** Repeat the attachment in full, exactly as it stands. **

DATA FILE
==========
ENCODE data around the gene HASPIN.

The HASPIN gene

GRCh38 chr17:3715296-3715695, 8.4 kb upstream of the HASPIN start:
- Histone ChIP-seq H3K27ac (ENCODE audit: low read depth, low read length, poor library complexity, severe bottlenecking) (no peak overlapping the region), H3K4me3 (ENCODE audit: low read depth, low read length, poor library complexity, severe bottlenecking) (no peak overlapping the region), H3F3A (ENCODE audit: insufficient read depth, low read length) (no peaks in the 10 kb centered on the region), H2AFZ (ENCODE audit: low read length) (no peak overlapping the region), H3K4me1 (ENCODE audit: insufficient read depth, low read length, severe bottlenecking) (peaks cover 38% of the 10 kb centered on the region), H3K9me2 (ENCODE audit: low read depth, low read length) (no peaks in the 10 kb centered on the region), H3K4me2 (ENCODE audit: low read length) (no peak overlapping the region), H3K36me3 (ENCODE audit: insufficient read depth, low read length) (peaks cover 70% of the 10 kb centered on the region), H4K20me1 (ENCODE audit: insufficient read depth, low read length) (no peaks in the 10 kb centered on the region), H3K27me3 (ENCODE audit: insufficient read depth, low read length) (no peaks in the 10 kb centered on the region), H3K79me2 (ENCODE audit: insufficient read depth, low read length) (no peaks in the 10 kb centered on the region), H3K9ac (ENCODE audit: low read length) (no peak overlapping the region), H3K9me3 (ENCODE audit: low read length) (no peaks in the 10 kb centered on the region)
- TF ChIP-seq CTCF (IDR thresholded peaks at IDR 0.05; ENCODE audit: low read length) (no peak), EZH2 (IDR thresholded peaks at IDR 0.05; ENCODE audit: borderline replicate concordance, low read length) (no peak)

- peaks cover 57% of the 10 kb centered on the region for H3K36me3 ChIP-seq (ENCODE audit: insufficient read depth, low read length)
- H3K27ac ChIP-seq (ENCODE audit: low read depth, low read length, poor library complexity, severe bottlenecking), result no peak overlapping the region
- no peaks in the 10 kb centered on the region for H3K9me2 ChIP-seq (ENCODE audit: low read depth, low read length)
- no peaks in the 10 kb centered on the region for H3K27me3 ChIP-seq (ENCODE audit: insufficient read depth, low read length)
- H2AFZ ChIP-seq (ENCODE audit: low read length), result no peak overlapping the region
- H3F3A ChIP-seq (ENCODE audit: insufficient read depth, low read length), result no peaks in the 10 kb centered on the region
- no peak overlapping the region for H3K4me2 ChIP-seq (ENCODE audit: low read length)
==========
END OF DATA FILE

ENCODE data around the gene HASPIN.

The HASPIN gene

GRCh38 chr17:3715296-3715695, 8.4 kb upstream of the HASPIN start:
- Histone ChIP-seq H3K27ac (ENCODE audit: low read depth, low read length, poor library complexity, severe bottlenecking) (no peak overlapping the region), H3K4me3 (ENCODE audit: low read depth, low read length, poor library complexity, severe bottlenecking) (no peak overlapping the region), H3F3A (ENCODE audit: insufficient read depth, low read length) (no peaks in the 10 kb centered on the region), H2AFZ (ENCODE audit: low read length) (no peak overlapping the region), H3K4me1 (ENCODE audit: insufficient read depth, low read length, severe bottlenecking) (peaks cover 38% of the 10 kb centered on the region), H3K9me2 (ENCODE audit: low read depth, low read length) (no peaks in the 10 kb centered on the region), H3K4me2 (ENCODE audit: low read length) (no peak overlapping the region), H3K36me3 (ENCODE audit: insufficient read depth, low read length) (peaks cover 70% of the 10 kb centered on the region), H4K20me1 (ENCODE audit: insufficient read depth, low read length) (no peaks in the 10 kb centered on the region), H3K27me3 (ENCODE audit: insufficient read depth, low read length) (no peaks in the 10 kb centered on the region), H3K79me2 (ENCODE audit: insufficient read depth, low read length) (no peaks in the 10 kb centered on the region), H3K9ac (ENCODE audit: low read length) (no peak overlapping the region), H3K9me3 (ENCODE audit: low read length) (no peaks in the 10 kb centered on the region)
- TF ChIP-seq CTCF (IDR thresholded peaks at IDR 0.05; ENCODE audit: low read length) (no peak), EZH2 (IDR thresholded peaks at IDR 0.05; ENCODE audit: borderline replicate concordance, low read length) (no peak)

- peaks cover 57% of the 10 kb centered on the region for H3K36me3 ChIP-seq (ENCODE audit: insufficient read depth, low read length)
- H3K27ac ChIP-seq (ENCODE audit: low read depth, low read length, poor library complexity, severe bottlenecking), result no peak overlapping the region
- no peaks in the 10 kb centered on the region for H3K9me2 ChIP-seq (ENCODE audit: low read depth, low read length)
- no peaks in the 10 kb centered on the region for H3K27me3 ChIP-seq (ENCODE audit: insufficient read depth, low read length)
- H2AFZ ChIP-seq (ENCODE audit: low read length), result no peak overlapping the region
- H3F3A ChIP-seq (ENCODE audit: insufficient read depth, low read length), result no peaks in the 10 kb centered on the region
- no peak overlapping the region for H3K4me2 ChIP-seq (ENCODE audit: low read length)